Books: The Riviera Set 1920-1960: The Golden Years of Glamour and Excess by Mary S Lovell

The chic Côte d’Azur villa where the rich and famous went to misbehave

In 1927, the song everyone was dancing to began: “I’ve danced with a man, who’s danced with a girl, who’s danced with the Prince of Wales.” The Prince of Wales in question was, of course, the future Edward VIII, the man who went on to give up his country for the woman he loved, Wallis Simpson.

The subject of Mary S Lovell’s entertaining The Riviera Set is the Chateau de l’Horizon, a house on a rocky promontory between Cannes and Juan-les-Pins, which occupies a similarly tangential relationship to royal romance as the girl in the song. The white art deco house, built in 1932 by Barry Dierks for Maxine Elliott, an American showgirl turned Edwardian grande dame and possible royal mistress, was the backdrop to some of the most delicious nuggets of society gossip for 40 odd years. It was a house where Winston Churchill might have been seduced by Doris Castlerosse, where his daughter-in-law Pamela first found herself strangely attracted to the Italian multimillionaire Gianni Agnelli, and where Rita Hayworth was definitely seduced by Prince Aly Khan.

The Côte d’Azur at the turn of the 20th century was where Russian aristocrats spent the winter. But after the First World War, when Coco Chanel stepped off the yacht of her lover the Duke of Westminster, sporting a tan, the South of France became a summer destination, a change famously documented in F Scott Fitzgerald’s novel Tender is the Night, which drew on his time staying with Gerald and Sara Murphy, the American expatriates whose bohemian beach parties became a famous part of the Riviera scene.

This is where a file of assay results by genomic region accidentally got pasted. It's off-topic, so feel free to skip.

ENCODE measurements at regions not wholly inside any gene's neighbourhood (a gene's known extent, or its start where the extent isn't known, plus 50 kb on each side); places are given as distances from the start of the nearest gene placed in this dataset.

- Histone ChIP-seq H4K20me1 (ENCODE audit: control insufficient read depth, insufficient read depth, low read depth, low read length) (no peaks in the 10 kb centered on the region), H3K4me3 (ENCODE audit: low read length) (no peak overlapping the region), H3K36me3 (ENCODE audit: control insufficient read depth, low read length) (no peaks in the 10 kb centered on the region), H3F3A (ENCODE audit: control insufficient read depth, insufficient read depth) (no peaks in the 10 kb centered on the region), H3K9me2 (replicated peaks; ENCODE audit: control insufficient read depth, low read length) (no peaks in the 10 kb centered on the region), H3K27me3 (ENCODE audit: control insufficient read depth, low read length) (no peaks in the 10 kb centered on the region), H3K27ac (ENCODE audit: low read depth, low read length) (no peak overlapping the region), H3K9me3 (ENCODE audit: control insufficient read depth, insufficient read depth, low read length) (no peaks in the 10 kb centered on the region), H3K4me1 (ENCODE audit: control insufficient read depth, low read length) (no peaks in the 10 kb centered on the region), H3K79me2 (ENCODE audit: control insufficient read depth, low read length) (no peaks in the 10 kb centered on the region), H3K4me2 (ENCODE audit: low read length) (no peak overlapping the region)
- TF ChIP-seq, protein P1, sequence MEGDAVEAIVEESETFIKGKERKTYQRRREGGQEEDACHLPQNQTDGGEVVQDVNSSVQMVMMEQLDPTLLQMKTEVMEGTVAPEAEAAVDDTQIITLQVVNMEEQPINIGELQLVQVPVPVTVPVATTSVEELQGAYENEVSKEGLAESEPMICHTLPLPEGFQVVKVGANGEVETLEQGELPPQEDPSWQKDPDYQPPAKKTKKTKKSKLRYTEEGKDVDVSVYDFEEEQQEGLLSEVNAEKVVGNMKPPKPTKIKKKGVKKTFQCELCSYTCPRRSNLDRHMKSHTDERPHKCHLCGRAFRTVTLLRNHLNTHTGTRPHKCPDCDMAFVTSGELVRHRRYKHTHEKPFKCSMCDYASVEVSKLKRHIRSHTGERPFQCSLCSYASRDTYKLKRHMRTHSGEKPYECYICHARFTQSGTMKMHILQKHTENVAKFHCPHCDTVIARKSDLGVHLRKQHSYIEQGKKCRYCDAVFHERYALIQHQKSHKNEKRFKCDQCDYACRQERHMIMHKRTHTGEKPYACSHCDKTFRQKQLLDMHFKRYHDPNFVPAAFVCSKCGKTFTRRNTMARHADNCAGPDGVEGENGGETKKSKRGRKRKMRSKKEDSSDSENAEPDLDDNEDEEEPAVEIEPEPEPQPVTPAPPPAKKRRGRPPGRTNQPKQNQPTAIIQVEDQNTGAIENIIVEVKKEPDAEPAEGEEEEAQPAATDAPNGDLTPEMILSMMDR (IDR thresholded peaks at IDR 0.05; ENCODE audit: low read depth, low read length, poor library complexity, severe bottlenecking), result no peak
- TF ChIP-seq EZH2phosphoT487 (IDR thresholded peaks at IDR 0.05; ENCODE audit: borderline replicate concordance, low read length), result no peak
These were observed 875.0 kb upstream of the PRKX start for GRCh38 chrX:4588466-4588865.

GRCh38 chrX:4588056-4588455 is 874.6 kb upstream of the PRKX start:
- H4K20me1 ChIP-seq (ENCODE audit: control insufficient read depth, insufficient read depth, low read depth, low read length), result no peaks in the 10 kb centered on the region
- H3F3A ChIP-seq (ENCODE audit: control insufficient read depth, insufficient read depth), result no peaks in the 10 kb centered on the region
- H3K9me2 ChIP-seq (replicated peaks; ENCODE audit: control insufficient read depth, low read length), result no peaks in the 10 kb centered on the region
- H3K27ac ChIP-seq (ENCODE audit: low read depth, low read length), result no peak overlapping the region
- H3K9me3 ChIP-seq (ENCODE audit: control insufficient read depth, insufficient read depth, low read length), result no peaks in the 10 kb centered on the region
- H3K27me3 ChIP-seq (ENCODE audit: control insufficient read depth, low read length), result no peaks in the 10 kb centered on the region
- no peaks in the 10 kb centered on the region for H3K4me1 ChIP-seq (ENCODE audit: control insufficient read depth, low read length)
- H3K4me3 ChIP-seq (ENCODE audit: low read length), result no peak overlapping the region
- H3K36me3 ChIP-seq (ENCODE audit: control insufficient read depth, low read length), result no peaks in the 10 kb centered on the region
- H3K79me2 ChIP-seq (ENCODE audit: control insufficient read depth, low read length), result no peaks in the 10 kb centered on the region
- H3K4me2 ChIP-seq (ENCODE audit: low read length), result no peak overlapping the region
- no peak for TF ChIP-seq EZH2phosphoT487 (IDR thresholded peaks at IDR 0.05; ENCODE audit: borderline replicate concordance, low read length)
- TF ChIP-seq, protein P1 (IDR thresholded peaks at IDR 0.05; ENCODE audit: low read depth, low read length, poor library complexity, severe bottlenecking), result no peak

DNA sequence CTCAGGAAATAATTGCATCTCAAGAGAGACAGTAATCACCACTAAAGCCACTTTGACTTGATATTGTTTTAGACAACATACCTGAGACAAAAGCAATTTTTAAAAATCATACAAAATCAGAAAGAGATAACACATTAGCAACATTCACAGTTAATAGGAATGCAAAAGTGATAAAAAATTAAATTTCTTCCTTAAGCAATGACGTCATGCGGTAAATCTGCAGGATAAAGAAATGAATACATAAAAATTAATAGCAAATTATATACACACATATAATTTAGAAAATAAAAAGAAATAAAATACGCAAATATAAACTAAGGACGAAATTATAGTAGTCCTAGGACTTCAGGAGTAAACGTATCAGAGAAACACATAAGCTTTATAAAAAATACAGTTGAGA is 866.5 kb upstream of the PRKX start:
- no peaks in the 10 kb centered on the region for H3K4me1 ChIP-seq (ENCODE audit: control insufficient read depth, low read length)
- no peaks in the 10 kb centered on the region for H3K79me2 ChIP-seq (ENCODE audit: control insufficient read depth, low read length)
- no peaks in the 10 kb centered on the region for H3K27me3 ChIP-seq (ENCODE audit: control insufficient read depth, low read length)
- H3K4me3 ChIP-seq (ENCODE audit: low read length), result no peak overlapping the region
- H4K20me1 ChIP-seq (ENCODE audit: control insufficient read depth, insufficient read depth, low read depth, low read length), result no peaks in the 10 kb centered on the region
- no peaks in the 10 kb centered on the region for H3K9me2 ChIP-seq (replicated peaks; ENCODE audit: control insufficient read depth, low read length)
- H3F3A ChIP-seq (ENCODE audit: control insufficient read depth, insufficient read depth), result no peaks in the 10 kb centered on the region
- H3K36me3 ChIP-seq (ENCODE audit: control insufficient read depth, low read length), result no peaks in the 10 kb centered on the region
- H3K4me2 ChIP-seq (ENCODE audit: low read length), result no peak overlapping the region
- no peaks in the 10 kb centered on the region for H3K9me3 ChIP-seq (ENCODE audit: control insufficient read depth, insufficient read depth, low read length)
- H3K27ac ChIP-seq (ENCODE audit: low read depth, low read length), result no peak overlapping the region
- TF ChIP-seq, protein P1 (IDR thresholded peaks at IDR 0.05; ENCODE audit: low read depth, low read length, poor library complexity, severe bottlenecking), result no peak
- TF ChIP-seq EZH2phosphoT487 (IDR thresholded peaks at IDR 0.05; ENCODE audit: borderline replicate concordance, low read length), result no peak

Maxine had left her thespian American past behind her, thanks to some shrewd investments, and, after the death of her lover in the First World War, she resolved to give up trying to host the perfect English country-house weekend and decided to lure her friends to stay in the South of France instead. She supervised every detail of the chateau she was building, down to a special chute that let her to slide from the terrace into the swimming pool. She usually had 10 people staying at a time, and her friends ranged from the well-born, such as Churchill and Alice Keppel (the mistress of Edward VII and the great-grandmother of the present Duchesss of Cornwall), to the self-made, such as the former chorus girl Doris Castlerosse.

Churchill usually came without his wife, Clementine (she disapproved of the Riviera set), and was pampered by Maxine. He liked to paint when he was there, and on one trip did three portraits of Castlerosse. It was said she once climbed into his bed; afterwards, Churchill told her: “Doris, you could make a saint come!”